Can’t Keep a Good Gallery Down

Art returns to a vast library space that once housed the Las Vegas Art Museum


Photo by Jon Estrada

You can do serious yodeling here. Run foot races. Hold a volleyball tourney. Maybe do some modest pole-vaulting.

Or hang an art piece or two or 40. Just like they could in the good old days.

Just like they can again.

“It’s like a coming home for the local art community,” says Jeanne Goodrich, executive director of the Clark County Library District, as she surveys the vast venue dubbed The Studio at the Sahara West Library. “It feels really good to be able to bring this back.”

Once upon better economic times, this impressive space—all 4,427 square feet of it—housed the Las Vegas Art Museum, which shuttered in February 2009 amid much mourning and garment-rending in the local art community. Since then, many pieces in the LVAM collection transitioned to UNLV’s Marjorie Barrick Museum. Meanwhile, though occasionally rented out by community groups, LVAM’s ex-home became a big, lonely chamber, at least artistically.

Last October, creative life returned when the rechristened venue debuted with Canon 21, an exhibit by Jose Bellver that ran into late January, and was followed by My Painted Desert, a collection by local artist Suzanne Hackett-Morgan that’s on display through March 1.

“You really have to have strong credentials,” says Denise Alvarado, the district’s gallery-services coordinator, about the artistic standards for The Studio, which will host three or four shows annually. Artists must be invited to exhibit, and will be considered from both within Nevada and around the country. Next up after My Painted Desert will be Richard Hooker’s Pregnant Neon: A Tale of Conspicuous Devotion, May 23-July 12. “I hang all the shows,” Alvarado says. “Sometimes artists … have so much [art] it’s hard for a patron to focus in on one piece because another piece is right next to it. I always love to give space—especially in this gallery.”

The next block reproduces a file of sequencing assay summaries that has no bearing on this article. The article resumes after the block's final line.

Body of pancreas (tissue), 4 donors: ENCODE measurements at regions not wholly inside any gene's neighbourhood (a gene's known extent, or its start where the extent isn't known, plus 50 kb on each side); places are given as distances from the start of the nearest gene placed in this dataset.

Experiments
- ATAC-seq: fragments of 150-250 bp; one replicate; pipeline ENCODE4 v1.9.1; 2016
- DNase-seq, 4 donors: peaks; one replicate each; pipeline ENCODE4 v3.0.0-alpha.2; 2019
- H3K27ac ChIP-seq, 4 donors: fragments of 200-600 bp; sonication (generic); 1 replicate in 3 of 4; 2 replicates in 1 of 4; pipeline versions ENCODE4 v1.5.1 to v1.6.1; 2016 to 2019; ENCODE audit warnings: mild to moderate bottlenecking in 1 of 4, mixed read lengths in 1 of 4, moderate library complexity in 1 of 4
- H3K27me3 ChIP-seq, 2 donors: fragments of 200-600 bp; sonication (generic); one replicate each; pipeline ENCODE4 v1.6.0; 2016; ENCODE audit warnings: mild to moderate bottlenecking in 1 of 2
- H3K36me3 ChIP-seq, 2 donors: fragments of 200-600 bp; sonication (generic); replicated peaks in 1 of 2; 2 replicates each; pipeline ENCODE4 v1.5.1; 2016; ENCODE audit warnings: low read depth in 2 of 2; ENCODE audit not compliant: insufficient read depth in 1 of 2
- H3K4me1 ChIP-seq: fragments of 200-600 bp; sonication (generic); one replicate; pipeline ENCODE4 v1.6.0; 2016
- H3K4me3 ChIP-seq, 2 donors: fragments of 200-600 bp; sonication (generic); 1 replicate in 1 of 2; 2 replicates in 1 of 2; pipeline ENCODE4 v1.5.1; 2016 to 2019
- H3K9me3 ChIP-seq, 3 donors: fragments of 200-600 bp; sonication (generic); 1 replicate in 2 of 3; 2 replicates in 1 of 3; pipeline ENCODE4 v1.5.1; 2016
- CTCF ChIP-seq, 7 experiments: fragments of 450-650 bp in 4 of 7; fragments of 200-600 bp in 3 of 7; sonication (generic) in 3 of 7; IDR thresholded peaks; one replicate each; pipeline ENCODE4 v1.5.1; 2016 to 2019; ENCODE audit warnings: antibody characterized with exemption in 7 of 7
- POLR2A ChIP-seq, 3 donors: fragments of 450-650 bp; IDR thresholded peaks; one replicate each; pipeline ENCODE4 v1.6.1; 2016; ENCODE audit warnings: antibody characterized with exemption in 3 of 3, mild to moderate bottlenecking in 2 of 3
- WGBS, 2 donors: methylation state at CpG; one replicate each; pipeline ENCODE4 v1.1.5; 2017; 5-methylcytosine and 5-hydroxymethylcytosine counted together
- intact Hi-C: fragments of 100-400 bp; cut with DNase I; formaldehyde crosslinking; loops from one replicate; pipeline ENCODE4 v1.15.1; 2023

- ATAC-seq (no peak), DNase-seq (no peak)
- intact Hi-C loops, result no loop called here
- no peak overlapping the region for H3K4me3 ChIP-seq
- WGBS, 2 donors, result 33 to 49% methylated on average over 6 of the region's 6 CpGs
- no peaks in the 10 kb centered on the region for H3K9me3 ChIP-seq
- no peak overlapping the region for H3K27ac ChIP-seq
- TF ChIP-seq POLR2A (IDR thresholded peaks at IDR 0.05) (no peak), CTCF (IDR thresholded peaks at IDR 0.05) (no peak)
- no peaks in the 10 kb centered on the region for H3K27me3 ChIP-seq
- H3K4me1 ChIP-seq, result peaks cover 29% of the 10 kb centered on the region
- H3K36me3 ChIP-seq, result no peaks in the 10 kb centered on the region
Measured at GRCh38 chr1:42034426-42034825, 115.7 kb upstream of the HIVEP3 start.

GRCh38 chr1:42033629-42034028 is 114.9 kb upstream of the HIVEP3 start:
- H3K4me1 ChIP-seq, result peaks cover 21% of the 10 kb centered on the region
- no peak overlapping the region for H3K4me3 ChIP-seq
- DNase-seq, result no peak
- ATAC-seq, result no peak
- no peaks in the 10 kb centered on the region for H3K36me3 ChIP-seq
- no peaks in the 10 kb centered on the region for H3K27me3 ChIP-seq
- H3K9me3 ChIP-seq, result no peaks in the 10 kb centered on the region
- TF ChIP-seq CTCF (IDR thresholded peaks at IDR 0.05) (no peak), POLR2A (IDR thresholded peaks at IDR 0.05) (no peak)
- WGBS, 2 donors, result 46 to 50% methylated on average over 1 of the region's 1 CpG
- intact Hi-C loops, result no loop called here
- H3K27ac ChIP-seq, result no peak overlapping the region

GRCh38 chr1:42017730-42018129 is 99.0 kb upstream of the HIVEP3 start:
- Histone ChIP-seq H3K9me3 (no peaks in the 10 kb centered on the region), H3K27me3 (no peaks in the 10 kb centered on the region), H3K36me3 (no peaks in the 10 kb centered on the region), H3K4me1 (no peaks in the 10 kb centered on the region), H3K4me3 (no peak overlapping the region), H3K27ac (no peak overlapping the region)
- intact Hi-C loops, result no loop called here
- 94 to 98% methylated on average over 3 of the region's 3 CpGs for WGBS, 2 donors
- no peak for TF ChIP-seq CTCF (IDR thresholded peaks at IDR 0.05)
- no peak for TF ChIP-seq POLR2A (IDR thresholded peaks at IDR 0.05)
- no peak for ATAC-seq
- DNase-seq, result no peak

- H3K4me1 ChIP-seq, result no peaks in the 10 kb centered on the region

Giving space is easy in this cavernous hall, which stretches 44 feet from the floor to the tip of the skylight, the room’s dimensions almost seeming to dwarf the exhibits, but also lending them a grandeur they likely wouldn’t enjoy in most other venues. Adding to the expansiveness is its linkage, through a connecting doorway, to The Gallery, the library’s smaller art outlet featuring complementary shows. (New works by Roberto Rico occupy it through March 11.)

“The venue makes a big difference; it’s the frame that goes around the whole work. This one says ‘museum’ to people, and there is an expectation people have when they are going to a museum; their behavior changes,” says Hackett-Morgan, whose history with the space dates back to the early ’90s, when the library district hired her to consult on its possible uses.

“When I’ve been at other [smaller] galleries, people would go to one piece, then one piece, then one piece. But this one, I saw people actually stop, back up, take the whole painting in. And it could be a really interesting challenge to local artists to create works specifically for that space. When I got offered the show, I started several new pieces that didn’t get finished in time for the show, but I definitely went larger.”

Enhancing The Studio ambience is the lighting. Ceiling panels can be adjusted to allow natural light to stream in through the skylight during the day, sometimes casting intriguing shadows in and around the pieces, while additional illumination is provided by spotlights hung from overhead grids.

“People are excited this space has come back among the panoply of spaces that are available to the community,” Goodrich says. “We can do ceramics and sculptures and pieces on a pedestal or freestanding pieces or installations. Whatever is shown in this space, it will be a premier art experience.”

During downtime between exhibits, The Studio will accommodate non-art events, such as ethnic festivals and business fairs.

But five years after art reluctantly flew this county-run coop, it has happily returned to its library nest.

My Painted Desert
By Suzanne Hackett-Morgan, 10 a.m.-8 p.m. Thu, 10 a.m.-6 p.m. Fri-Sat, through March 1, The Studio at Sahara West Library, 9600 W. Sahara Ave., free, 507-3630.

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